Sun Lei “going out”



Preparing for a summer trip to China.  June-July in Shanghai-Beijing. After years of living in cool summer Seattle, the prospect a bit on the daunting side. Somehow, the exercise of translating Sun Lei’s poem (and pairing it with his painting “Purple Boat”) eases concern with just how hot it will be.



“Tendency” 取向

Going out. Summer

Facing this congealing wave of heat


It often becomes some kind of observer

Not far off, it staring down at virtually everyone

and the rain it expels is supple

wiping out half the sky


But an evening rain is in fact a kind of brutality

Sending main thoroughfares careening

down to lower ground


Going for a walk in summer

Is to go out looking for love. To go out in protest.

To go out and twist up this life.


At least, its to go out and lay claim to a slip of shade

Gingerly heading home along the tree shadows

Along roads many times obscured


And the few stones that comprise resistance

Give me a deep impression


They are lazily arranged there

and they are absolutely quiet

Cooling my own high self-esteem down a bit






























Mang Ke, painting and a poem

Here again working on poetry-art intersections. One interesting case in point, I think, the Chinese poet Mang Ke, one of founding members of Jintian 今天 (Today) poetry journal, and otherwise major forces in the opening up of poetic and other artistic expression in the 1970s and 1980s. Since around the year 2000, though, Mang Ke has been turning his attention more and more to oil painting, principally landscapes. For a poet towards the end of his career, particularly a career as distinguished as Mang Ke’s is, to suddenly pick up visual art is in itself an unusual event. His own explanation, in typically self-deprecatory fashion, is to suggest that he needed money to support his family, and paintings are more lucrative cultural objects than poems. Perhaps so, but one cannot detract from the rather extraordinary progress he’s made in the realm of painting in a very short space of time. Below an untitled work from 2012


Mang Ke, 2012, oil on canvas, no title, 800mm x 800mm

This I pair with “A Poem Presented to October”, here in translation by Gordon T. Osing and De-An Wu Swihart. The poem in context of painting is, to quote Octavio Paz something like translation, replete with “shadows and echoes”

1. The Crops
Quietly the Autumn fills my face;
I am the wiser.

2. Working
I want to be with the horses and carriages
pulling the sun into the wheat fields . . .

3. The Fruit
What lovely children,
what lovely eyes;
the sun himself is like a red apple,
beneath it the countless fantasies of children.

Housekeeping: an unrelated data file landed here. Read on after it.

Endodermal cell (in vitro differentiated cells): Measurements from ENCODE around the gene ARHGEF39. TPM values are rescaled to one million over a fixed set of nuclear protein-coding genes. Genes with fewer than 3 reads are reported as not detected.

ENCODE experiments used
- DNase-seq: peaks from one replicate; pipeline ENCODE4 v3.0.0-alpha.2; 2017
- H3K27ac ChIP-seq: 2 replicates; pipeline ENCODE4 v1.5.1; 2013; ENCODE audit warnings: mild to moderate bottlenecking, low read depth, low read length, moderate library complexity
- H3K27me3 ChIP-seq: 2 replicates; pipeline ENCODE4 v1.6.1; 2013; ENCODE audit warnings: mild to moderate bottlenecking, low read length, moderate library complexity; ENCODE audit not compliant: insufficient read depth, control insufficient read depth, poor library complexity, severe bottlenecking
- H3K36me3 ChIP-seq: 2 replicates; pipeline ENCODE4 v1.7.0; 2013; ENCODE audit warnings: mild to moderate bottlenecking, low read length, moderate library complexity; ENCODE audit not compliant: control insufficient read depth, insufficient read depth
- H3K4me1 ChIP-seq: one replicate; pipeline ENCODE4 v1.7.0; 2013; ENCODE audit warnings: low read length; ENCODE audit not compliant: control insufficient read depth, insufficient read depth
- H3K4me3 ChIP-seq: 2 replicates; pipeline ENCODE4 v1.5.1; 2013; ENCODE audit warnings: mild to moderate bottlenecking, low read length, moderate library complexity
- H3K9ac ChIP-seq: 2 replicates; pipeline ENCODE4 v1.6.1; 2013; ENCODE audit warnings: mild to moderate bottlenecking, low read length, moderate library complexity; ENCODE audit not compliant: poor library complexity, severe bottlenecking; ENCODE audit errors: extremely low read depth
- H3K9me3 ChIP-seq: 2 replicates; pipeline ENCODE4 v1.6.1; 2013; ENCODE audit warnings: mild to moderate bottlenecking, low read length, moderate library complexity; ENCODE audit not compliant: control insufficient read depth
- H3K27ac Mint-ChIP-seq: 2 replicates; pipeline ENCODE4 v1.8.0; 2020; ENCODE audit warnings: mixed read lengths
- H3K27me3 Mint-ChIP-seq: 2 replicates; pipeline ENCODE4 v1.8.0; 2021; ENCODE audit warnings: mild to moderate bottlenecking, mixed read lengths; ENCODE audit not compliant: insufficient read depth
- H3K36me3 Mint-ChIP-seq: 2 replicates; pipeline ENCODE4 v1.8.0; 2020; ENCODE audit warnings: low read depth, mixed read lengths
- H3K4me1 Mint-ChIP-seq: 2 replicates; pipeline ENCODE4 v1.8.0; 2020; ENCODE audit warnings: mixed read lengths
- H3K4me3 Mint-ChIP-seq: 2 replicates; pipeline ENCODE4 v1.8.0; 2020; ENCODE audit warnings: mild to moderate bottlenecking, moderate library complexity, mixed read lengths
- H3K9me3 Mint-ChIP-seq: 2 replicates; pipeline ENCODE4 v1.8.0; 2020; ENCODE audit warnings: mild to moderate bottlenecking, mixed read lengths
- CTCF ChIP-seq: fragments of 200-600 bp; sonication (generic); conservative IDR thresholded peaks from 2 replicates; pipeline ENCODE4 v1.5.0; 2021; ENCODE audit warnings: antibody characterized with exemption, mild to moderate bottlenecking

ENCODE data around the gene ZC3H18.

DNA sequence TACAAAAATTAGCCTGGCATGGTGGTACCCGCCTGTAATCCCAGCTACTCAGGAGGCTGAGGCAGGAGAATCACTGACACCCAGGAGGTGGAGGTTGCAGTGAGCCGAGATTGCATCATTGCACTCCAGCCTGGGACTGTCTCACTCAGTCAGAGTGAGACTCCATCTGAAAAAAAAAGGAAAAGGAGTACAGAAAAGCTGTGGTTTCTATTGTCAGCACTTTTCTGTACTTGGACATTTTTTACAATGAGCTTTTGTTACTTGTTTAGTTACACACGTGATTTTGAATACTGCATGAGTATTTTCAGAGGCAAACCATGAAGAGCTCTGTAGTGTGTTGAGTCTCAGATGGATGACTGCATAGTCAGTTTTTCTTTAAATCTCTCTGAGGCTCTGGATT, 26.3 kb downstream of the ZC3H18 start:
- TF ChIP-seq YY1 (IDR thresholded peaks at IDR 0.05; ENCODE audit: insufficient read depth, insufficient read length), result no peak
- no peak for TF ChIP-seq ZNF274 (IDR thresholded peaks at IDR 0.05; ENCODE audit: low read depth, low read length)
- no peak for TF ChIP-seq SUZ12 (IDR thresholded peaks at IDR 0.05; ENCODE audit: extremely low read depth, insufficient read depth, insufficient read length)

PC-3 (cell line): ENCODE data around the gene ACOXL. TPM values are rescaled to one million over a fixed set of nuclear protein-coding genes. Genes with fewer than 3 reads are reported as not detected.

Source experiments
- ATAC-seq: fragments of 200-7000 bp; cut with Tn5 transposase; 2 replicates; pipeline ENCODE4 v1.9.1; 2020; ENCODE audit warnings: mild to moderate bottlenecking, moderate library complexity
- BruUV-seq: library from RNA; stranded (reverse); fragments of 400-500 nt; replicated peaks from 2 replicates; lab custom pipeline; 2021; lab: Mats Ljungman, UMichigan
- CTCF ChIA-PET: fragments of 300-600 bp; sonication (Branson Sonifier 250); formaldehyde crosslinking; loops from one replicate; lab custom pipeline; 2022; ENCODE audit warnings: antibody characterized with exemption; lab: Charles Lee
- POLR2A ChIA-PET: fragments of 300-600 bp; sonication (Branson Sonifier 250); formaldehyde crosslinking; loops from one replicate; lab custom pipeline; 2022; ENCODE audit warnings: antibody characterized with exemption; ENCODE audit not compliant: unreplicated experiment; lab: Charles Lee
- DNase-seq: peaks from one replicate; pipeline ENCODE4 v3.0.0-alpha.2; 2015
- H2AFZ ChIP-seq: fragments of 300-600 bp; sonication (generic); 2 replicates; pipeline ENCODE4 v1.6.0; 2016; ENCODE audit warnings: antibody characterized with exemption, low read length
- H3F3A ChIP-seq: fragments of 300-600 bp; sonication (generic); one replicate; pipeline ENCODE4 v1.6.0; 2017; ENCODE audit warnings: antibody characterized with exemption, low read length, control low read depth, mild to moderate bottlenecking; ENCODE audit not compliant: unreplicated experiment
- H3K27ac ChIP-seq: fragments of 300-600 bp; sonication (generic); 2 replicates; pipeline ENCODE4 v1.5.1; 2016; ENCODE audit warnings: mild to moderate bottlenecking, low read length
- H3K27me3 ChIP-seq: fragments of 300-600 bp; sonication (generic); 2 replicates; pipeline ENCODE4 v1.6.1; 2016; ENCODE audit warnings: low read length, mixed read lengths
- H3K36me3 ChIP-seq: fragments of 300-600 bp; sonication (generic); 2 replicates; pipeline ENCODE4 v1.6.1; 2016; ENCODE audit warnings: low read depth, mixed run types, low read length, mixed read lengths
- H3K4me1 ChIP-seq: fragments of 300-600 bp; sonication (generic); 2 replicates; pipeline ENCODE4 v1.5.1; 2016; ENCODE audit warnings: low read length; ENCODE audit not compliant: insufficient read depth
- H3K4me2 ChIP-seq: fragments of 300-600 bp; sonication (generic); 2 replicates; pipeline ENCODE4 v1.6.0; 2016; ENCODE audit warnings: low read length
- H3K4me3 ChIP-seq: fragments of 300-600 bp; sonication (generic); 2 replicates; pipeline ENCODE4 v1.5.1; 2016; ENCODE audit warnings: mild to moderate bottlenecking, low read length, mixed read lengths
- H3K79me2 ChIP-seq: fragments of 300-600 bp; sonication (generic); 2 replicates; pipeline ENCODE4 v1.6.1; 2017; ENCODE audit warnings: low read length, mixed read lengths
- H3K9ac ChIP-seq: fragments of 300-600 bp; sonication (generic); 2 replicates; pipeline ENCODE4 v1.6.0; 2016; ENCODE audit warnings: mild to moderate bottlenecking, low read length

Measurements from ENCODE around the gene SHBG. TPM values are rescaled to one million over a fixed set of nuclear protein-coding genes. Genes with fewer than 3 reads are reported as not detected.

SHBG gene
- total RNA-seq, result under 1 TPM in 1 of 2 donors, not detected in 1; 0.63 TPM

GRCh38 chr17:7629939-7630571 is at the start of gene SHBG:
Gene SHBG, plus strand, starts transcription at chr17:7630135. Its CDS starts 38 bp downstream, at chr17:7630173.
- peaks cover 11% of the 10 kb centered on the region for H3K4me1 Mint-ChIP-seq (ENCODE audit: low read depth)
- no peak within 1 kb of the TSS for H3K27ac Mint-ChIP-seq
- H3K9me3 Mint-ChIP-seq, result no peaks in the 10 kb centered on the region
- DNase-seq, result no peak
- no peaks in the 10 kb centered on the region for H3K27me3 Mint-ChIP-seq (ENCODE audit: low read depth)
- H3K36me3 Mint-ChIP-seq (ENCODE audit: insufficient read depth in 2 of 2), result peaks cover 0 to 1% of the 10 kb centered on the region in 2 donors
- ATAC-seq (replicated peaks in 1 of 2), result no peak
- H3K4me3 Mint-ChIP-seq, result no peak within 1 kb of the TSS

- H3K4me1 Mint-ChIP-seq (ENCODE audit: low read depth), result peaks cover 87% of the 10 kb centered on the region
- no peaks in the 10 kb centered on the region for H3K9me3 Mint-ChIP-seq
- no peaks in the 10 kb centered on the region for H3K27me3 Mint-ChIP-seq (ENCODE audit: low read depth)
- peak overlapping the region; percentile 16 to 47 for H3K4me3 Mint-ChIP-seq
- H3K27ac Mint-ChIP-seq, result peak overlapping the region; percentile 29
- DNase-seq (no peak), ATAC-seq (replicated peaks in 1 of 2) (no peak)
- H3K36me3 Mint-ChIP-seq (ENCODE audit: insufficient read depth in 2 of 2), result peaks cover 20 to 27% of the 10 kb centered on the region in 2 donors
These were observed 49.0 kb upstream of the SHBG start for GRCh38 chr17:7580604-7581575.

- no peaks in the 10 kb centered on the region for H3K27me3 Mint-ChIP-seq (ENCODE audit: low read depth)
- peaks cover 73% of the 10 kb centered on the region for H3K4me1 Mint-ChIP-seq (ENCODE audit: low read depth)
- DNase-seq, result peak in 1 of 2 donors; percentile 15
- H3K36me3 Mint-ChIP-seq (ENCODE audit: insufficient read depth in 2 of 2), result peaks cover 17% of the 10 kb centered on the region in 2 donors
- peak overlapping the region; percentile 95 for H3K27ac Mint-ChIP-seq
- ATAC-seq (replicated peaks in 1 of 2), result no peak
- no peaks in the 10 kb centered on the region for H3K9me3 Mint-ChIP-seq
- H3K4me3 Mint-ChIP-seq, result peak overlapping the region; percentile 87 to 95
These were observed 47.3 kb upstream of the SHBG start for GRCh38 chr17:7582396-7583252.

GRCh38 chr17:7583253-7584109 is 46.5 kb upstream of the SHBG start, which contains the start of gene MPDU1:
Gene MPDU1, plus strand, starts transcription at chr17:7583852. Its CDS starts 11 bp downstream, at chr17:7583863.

4. The Forest in Autumn
Nothing of your glance is here.
no sound of yours,
just a red scarf fallen by the way . . .

5. The Earth
All my feelings
have been baked by the sun.

6. Dawn
I wish you and I with one heart
could sweep away the darkness down the road.

7. The Sailboat
When that time comes
I will come back with the storm.

8. Sincerely Yours
I bring one rose-red petal of sunlight
and dedicate it to love.

XI CHUAN with PAUL MANFREDI at Seattle Public Central Library

Start: 01/09/2012 7:00 pm

Co-presented with the WASHINGTON CENTER FOR THE BOOK AT THE SEATTLE PUBLIC LIBRARY. A welcome Seattle return is made this evening by one of the foremost poets at work in China today, Xi Chuan. He read with Zhou Zan this past September at the Seattle Asian Art Museum as part of a U.S. tour for an anthology of contemporary Chinese poetry, Push Open the Window (Copper Canyon Press). Later in spring 2012, New Directions will publish the first major collection of his to appear in English, Notes on the Mosquito: Selected Poems, translated by Lucas Klein. A chapbook which would include some of this work, Yours Truly & Other Poems (Tinfish), may be on hand for this evening. “In 1988, when he was twenty-five, Xi Chuan and some friends launched an unofficial literary journal, Tendency. At the time he was translating Ezra Pound and Tomas Tranströmer, Czeslaw Milosz and Jorge Luise Borges, and his own writing suggests a corresponding sophistication and aesthetic range.” – Robert Hass, The Believer. Xi Chuan lives in Beijing, where he teaches classical Chinese literature at the Central Academy of Fine Arts. His awards include the Modern Chinese Poetry Award, the Lu Xun Prize, and the Zhuang Zhongwen Prize for Literature. With Xi Chuan this evening will be Pacific Lutheran University professor Paul Manfredi. This should be thoroughly engaging, as those who attended his September reading can attest. Free admission is on a first-come, first-serve basis. The Seattle Public Central Library is at 1000 Fourth Avenue (between Madison and Spring). For more information, please call Elliott Bay at (206) 624-6600, The Seattle Public Library at (206) 386-4636, or see


ISBN-13: 9781556593307
Availability: On Our Shelves Now
Published: Copper Canyon Press, 8/2011


ISBN-13: 9780811219877
Availability: Special Order – Subject to Availability
Published: New Directions Publishing Corporation, 4/2012

Seattle Public Central Library
1000 Fourth Avenue

, Washington98104United States